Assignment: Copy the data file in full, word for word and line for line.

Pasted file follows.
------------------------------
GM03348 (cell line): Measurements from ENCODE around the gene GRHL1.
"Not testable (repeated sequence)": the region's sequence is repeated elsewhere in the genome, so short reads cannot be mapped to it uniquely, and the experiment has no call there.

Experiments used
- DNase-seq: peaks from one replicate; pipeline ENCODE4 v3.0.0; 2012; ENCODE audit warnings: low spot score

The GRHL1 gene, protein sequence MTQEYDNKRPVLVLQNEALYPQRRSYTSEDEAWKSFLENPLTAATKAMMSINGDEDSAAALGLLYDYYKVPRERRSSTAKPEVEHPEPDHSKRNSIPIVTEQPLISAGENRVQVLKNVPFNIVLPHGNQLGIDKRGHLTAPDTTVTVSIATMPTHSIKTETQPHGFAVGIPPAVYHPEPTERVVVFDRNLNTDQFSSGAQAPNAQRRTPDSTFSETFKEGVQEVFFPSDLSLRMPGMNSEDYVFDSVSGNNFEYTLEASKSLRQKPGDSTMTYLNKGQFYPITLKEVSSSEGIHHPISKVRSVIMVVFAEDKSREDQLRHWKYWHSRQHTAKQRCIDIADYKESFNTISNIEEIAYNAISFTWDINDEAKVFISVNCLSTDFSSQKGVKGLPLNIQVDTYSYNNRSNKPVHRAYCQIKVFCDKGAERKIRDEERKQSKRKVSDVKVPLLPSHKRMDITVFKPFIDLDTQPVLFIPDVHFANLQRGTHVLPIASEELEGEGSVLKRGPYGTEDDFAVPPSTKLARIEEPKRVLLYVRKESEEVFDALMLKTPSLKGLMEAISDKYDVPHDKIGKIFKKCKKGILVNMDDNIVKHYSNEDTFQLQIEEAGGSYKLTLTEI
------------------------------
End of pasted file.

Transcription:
GM03348 (cell line): Measurements from ENCODE around the gene GRHL1.
"Not testable (repeated sequence)": the region's sequence is repeated elsewhere in the genome, so short reads cannot be mapped to it uniquely, and the experiment has no call there.

Experiments used
- DNase-seq: peaks from one replicate; pipeline ENCODE4 v3.0.0; 2012; ENCODE audit warnings: low spot score

The GRHL1 gene, protein sequence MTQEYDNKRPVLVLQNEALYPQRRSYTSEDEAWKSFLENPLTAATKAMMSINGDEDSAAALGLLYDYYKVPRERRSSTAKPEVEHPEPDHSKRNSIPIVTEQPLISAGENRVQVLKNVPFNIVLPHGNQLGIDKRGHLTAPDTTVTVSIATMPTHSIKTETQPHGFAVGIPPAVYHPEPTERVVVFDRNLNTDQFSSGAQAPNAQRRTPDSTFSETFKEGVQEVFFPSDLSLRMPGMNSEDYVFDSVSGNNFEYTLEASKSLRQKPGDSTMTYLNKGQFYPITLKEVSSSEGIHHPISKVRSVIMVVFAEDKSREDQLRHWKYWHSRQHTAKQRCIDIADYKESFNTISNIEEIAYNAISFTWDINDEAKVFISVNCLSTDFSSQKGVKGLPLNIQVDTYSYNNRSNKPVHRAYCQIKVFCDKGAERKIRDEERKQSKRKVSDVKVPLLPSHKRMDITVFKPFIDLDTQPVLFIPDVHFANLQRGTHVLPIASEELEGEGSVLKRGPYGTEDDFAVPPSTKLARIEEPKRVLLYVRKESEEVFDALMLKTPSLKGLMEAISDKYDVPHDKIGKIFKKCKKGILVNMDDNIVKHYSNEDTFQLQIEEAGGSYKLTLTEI